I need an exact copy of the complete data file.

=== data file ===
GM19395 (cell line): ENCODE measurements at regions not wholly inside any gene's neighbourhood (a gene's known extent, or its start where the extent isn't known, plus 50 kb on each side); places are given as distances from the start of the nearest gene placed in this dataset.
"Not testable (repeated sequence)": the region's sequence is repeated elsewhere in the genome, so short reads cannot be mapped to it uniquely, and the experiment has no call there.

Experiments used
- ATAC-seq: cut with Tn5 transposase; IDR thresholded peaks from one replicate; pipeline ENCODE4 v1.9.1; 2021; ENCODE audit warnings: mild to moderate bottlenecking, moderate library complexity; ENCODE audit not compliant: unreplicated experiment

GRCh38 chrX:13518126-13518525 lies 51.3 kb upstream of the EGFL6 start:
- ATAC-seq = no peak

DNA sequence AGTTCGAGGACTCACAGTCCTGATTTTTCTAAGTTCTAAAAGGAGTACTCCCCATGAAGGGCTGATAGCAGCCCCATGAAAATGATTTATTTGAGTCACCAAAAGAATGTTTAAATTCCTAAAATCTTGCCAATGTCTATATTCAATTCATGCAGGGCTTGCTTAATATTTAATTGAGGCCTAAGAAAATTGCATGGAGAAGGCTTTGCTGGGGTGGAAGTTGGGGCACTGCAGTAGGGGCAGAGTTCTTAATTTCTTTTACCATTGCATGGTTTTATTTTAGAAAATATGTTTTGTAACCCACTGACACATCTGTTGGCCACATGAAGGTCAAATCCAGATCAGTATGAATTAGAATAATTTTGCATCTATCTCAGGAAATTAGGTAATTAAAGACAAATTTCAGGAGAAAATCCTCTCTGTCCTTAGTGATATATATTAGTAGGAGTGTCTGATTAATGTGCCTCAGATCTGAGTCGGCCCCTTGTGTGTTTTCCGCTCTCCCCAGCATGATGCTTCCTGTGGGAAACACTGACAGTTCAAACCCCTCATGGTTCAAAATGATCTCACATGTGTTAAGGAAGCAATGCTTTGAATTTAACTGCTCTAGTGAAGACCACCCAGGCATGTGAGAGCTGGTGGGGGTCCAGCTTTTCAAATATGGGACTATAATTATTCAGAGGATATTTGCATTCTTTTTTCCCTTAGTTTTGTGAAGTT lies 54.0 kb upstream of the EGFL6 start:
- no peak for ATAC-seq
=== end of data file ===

GM19395 (cell line): ENCODE measurements at regions not wholly inside any gene's neighbourhood (a gene's known extent, or its start where the extent isn't known, plus 50 kb on each side); places are given as distances from the start of the nearest gene placed in this dataset.
"Not testable (repeated sequence)": the region's sequence is repeated elsewhere in the genome, so short reads cannot be mapped to it uniquely, and the experiment has no call there.

Experiments used
- ATAC-seq: cut with Tn5 transposase; IDR thresholded peaks from one replicate; pipeline ENCODE4 v1.9.1; 2021; ENCODE audit warnings: mild to moderate bottlenecking, moderate library complexity; ENCODE audit not compliant: unreplicated experiment

GRCh38 chrX:13518126-13518525 lies 51.3 kb upstream of the EGFL6 start:
- ATAC-seq = no peak

DNA sequence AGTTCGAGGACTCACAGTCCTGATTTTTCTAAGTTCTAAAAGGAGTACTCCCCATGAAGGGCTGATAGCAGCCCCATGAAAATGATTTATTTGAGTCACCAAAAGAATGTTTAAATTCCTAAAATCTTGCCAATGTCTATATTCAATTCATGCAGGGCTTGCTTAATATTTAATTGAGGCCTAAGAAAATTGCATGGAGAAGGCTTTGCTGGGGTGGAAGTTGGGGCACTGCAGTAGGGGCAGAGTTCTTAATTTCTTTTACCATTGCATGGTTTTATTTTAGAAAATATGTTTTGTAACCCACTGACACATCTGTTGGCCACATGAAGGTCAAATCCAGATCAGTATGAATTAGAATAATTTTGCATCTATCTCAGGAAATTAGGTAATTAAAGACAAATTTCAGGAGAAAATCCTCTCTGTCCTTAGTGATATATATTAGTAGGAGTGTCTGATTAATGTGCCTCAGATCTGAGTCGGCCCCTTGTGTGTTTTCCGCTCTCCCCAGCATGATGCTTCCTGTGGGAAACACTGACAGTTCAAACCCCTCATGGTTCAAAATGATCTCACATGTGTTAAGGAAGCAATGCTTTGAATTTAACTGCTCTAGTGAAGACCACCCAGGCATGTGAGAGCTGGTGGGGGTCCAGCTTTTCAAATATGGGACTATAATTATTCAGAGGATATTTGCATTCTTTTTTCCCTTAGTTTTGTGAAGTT lies 54.0 kb upstream of the EGFL6 start:
- no peak for ATAC-seq